Video replay on the way?

Thanks in large part to Colorado Rockies outfielder Matt Holliday, Major League Baseball is now taking a close look at whether the league should institute video replay as an aid to umpires on close calls. In a poll at the GM meetings in Orlando, FL yesterday, 25 out of 30 respondents voted in favour of the new technology. Perhaps no one put it better than White Sox GM and former Blue Jay Ken Williams, who said the following: “All anybody is interested in is getting it right. It will be a lot easier and less time to get that right than some of these arguments that ensue when a call is disputed.”

As an Associated Press article points out today, the use of video replay would be ‘limited to boundary calls — whether potential home runs are fair or foul, whether balls go over fences or hit the tops and bounce back, and whether fans interfere with possible homers.’ While I agree that certain calls — like balls and strikes — should never be handed over to technology, I feel there are others that could truly benefit from having ‘another look’. Of course, Holliday’s play at the plate is a prime example.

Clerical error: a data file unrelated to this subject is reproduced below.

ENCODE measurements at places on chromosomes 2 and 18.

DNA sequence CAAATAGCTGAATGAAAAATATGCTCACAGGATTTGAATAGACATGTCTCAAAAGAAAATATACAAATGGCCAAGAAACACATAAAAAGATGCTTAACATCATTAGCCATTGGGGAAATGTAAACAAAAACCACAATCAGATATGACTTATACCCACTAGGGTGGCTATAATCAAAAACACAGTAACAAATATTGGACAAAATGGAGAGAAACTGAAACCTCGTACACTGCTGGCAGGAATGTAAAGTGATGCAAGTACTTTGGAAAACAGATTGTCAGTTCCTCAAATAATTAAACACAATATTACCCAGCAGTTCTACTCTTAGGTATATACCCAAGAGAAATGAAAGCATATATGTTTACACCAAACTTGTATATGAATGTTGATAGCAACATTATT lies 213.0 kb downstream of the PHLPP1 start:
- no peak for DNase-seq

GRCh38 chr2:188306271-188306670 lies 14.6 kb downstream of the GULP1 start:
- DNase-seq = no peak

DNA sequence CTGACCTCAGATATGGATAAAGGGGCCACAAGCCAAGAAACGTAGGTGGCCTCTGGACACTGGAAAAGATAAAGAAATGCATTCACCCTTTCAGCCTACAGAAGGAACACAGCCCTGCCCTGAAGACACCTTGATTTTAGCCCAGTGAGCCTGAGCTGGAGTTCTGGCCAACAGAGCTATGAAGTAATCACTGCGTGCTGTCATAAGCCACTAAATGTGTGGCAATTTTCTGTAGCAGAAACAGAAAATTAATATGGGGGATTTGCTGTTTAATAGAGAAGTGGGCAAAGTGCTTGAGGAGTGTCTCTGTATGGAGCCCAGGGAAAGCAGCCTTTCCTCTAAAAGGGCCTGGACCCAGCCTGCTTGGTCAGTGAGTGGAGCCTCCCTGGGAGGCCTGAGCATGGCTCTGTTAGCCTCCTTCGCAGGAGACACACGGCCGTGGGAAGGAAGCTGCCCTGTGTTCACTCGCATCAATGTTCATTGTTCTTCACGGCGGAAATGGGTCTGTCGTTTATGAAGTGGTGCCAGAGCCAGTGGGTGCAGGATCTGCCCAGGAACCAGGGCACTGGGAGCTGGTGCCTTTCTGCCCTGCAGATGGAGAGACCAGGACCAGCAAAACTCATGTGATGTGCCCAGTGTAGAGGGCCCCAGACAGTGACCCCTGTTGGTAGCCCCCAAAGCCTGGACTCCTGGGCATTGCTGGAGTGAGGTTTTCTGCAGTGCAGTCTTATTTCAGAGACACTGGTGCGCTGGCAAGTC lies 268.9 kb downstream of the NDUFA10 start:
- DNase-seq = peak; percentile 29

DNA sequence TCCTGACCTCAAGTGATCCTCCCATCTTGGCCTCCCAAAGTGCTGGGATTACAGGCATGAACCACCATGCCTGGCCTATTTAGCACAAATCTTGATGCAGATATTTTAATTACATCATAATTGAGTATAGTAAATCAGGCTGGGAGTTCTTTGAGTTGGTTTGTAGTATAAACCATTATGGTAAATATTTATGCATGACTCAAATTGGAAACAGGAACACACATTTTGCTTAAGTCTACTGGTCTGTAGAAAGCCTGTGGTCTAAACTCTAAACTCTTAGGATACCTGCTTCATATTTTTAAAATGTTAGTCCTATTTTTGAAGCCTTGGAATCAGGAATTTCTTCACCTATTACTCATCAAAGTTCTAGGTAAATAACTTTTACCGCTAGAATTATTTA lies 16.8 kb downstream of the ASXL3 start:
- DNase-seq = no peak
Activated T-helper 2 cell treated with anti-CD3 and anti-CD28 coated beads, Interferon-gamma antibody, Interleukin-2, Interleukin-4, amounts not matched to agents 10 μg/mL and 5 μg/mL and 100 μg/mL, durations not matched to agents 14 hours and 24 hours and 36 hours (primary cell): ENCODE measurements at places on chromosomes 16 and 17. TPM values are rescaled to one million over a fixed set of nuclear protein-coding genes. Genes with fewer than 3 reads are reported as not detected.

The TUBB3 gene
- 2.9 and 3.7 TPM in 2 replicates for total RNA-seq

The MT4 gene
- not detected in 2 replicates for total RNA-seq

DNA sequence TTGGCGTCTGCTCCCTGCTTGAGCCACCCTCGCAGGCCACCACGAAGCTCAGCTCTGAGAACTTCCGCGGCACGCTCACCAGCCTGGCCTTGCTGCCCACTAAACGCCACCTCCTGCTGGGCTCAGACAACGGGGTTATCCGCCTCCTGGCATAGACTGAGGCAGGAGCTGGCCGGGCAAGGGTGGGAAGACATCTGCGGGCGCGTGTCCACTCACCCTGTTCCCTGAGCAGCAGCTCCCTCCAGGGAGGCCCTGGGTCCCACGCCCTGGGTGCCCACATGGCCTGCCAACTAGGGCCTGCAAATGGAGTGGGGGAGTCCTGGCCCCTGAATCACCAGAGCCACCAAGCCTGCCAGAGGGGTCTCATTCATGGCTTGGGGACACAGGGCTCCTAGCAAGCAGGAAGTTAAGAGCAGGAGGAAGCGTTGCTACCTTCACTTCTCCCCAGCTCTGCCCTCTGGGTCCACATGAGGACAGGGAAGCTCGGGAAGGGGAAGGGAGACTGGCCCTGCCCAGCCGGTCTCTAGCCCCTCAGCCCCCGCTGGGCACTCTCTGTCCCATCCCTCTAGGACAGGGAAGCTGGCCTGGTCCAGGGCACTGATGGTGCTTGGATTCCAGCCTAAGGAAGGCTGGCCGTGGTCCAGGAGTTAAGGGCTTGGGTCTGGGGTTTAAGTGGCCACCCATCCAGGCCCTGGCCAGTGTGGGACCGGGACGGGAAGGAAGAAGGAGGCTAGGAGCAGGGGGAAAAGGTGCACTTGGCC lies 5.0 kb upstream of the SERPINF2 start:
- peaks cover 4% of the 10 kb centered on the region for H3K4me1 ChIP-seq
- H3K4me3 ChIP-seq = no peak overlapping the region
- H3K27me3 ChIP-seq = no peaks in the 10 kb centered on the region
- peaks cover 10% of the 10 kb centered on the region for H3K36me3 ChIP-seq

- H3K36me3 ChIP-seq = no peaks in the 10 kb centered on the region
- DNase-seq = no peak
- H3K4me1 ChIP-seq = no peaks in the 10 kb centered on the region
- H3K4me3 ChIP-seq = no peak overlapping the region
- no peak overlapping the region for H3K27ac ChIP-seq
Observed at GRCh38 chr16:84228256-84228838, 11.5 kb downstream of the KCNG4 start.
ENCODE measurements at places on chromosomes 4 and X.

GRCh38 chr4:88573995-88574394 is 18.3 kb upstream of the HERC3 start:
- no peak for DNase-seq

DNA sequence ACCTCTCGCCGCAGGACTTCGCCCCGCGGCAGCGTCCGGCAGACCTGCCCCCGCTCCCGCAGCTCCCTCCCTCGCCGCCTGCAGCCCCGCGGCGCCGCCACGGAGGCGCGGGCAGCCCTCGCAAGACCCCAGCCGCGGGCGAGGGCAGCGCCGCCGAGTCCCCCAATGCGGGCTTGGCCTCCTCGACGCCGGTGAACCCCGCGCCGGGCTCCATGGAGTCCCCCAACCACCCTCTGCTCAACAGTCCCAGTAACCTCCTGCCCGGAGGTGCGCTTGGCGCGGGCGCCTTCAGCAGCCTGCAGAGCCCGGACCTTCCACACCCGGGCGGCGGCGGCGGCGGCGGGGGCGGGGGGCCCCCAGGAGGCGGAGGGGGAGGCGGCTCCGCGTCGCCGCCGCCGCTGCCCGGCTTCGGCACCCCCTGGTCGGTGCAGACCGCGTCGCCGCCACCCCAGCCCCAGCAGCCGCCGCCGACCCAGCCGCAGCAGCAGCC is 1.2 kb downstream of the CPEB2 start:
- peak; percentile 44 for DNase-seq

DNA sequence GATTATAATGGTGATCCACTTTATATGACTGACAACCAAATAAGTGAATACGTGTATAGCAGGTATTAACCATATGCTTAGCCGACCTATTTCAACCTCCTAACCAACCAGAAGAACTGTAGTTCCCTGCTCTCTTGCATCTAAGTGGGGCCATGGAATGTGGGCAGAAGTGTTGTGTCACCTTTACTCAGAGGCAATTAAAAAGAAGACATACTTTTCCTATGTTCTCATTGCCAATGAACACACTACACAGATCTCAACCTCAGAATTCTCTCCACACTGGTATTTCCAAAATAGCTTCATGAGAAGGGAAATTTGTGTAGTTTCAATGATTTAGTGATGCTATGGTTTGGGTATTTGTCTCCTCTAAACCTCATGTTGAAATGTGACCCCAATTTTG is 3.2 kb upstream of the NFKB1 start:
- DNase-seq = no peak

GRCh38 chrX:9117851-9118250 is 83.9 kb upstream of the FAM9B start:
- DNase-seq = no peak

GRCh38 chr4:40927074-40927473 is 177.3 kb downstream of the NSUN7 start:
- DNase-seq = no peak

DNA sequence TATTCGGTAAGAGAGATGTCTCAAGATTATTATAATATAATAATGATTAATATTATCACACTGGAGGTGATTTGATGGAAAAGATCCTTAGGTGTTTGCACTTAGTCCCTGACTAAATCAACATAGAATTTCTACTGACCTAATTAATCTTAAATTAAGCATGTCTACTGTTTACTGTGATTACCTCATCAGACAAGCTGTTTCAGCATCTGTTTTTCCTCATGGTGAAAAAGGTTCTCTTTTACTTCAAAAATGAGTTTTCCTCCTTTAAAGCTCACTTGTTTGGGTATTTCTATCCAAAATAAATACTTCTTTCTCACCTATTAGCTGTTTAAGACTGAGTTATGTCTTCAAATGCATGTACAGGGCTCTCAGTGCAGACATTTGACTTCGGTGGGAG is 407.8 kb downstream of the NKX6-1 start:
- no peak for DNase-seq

The Star’s Dave Perkins offers a good example of why — because of continuous action — certain plays simply cannot be subject to video replay. But what about other isolated plays? After all, as Perkins points out, “When technology is available to get something right, why not use it?” I’ll defer to Paul Godfrey, who offered his opinion to the Globe’s Robert Macleod: “I think you should have at least one opportunity to ask for a replay on a play like a close slide at the plate or on a play that changes the complexion of the game.”

It seems to me that the Blue Jays could have really used video replay when this happened …

Oct. 20, 1992 — With runners on first and second and no one out in Game 3 of the ’92 World Series against the Atlanta Braves, Toronto centre-fielder Devon White makes a spectacular catch at the wall to rob David Justice of extra bases. White then relays the ball into the infield, where third baseman Kelly Gruber chases Deion Sanders back to second. With Terry Pendleton having already passed Sanders on the basepaths, Gruber dives and tags ‘Neon Deion’ on the heel. However, second-base umpire Bob Davidson gets the call wrong, taking away what would have been the first World Series triple play since 1920.

As an aside, the great Vin Scully had this to say about White’s catch: “I saw Mays’ catch. And this one, to me, was better.”

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